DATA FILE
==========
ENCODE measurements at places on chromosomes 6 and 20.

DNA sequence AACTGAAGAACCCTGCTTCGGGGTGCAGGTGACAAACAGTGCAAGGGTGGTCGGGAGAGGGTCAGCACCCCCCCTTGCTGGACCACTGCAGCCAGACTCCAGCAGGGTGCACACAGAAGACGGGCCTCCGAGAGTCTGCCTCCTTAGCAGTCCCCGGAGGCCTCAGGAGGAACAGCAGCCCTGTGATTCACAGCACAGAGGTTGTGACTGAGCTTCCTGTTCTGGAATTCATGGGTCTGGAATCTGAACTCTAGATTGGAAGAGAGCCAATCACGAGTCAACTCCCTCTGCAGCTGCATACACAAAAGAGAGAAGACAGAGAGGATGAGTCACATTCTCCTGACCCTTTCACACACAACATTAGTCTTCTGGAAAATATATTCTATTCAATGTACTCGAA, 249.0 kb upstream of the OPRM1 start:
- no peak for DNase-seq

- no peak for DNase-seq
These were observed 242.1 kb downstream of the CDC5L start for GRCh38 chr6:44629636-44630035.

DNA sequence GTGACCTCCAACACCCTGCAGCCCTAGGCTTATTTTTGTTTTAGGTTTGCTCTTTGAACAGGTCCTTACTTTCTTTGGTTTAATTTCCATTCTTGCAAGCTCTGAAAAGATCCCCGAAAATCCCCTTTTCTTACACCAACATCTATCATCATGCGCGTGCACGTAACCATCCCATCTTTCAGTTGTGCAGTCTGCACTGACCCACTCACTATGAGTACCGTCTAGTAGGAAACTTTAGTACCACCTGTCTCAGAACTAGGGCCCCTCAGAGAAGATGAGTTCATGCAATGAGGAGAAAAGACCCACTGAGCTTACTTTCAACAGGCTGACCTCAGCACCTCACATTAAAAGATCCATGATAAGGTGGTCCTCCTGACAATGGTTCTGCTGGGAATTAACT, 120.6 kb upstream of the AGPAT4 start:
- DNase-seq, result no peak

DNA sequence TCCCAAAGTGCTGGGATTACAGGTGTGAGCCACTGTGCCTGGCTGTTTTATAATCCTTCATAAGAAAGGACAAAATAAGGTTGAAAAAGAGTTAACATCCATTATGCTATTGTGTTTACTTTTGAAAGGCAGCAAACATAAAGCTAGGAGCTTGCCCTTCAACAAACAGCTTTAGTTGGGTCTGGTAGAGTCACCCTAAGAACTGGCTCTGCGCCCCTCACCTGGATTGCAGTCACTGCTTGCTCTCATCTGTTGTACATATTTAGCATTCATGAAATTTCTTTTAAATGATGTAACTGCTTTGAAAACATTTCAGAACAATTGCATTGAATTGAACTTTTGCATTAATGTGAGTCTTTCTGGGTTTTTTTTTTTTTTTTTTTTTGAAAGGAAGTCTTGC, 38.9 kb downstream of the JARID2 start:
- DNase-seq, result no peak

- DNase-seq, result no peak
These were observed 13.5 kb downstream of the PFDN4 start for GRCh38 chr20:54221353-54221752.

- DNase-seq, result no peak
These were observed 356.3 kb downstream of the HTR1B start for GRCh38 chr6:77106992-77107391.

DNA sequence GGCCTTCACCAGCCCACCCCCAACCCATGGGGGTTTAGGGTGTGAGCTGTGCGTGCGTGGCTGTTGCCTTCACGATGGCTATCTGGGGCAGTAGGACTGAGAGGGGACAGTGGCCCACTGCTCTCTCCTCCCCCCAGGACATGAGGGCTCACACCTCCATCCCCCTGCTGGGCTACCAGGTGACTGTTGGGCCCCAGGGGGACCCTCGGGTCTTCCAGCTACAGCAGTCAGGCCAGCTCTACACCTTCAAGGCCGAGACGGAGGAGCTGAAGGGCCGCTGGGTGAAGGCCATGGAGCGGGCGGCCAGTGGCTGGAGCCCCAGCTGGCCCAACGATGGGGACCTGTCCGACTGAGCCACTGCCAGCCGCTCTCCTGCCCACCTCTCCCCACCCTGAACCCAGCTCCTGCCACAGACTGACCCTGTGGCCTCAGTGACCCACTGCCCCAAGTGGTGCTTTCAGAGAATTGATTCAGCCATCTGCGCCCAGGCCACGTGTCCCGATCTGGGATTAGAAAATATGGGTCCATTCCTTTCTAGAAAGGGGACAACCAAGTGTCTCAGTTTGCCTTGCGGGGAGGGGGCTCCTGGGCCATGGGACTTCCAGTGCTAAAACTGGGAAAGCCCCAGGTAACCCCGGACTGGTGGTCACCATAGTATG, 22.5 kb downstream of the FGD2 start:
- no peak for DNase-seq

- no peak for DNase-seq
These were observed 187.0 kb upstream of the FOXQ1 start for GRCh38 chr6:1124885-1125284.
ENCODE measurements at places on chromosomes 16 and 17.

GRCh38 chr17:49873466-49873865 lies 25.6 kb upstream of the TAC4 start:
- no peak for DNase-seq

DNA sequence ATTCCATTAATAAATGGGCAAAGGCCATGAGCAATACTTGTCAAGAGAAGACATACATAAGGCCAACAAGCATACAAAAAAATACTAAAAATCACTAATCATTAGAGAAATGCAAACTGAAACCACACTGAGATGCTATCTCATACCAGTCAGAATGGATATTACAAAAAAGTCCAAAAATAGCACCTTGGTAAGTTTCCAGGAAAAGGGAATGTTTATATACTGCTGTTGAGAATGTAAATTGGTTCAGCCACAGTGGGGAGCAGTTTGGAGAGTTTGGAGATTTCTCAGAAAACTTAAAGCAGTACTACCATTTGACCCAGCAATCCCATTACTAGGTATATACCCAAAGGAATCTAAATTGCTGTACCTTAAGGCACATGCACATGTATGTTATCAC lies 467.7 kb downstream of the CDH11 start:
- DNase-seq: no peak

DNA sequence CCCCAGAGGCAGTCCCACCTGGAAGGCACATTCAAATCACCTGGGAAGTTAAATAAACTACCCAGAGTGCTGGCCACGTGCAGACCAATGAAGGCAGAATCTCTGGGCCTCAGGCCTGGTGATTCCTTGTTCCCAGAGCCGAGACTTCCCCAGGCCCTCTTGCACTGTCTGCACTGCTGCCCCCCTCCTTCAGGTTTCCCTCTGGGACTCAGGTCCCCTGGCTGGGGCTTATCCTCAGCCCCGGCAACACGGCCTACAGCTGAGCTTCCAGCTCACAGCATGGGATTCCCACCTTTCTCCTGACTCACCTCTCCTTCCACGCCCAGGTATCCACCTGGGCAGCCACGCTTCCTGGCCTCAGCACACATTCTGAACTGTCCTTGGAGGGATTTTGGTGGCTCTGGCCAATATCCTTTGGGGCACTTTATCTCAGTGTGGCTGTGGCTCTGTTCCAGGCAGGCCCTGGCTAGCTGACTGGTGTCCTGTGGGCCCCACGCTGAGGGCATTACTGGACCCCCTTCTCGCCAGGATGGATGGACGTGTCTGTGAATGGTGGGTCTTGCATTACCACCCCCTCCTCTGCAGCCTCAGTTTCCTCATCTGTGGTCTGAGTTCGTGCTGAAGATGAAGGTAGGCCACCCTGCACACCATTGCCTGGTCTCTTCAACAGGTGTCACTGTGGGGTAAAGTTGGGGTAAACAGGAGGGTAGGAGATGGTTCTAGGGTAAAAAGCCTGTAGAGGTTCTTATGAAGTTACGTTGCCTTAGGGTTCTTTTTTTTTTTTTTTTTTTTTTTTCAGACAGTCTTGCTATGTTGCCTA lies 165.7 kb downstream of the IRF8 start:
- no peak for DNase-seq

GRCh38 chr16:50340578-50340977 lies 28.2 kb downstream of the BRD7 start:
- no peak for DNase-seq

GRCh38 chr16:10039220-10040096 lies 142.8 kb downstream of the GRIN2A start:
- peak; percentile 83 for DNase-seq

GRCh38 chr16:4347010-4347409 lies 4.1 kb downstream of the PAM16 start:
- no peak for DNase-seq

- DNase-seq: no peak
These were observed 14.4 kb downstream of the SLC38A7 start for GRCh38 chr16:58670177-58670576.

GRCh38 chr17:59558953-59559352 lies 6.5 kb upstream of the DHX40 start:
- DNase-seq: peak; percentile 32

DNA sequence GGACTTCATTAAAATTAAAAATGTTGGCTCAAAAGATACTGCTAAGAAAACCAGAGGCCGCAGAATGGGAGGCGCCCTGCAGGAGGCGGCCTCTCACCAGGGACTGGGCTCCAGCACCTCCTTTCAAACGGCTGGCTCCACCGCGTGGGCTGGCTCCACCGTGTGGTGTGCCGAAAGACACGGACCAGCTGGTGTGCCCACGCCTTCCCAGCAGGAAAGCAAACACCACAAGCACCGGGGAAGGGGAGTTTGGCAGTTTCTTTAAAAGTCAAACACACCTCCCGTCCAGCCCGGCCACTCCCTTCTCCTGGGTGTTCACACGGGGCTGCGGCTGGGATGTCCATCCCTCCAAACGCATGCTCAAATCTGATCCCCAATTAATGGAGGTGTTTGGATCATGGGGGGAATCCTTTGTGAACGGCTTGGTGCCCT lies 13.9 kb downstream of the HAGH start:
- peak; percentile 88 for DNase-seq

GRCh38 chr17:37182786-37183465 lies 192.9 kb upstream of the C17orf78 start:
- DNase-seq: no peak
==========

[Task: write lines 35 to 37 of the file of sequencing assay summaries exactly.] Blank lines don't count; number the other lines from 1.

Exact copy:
DNA sequence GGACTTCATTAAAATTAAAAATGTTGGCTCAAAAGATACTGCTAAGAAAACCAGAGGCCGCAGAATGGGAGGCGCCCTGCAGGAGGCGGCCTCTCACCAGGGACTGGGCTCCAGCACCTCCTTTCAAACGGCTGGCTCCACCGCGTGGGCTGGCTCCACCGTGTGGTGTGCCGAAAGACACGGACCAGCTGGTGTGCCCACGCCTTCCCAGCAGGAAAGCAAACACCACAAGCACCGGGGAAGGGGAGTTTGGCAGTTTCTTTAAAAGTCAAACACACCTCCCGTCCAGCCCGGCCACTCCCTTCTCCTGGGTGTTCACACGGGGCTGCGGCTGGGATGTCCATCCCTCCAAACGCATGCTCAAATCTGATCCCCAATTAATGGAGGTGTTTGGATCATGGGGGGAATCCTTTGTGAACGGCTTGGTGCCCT lies 13.9 kb downstream of the HAGH start:
- peak; percentile 88 for DNase-seq

GRCh38 chr17:37182786-37183465 lies 192.9 kb upstream of the C17orf78 start: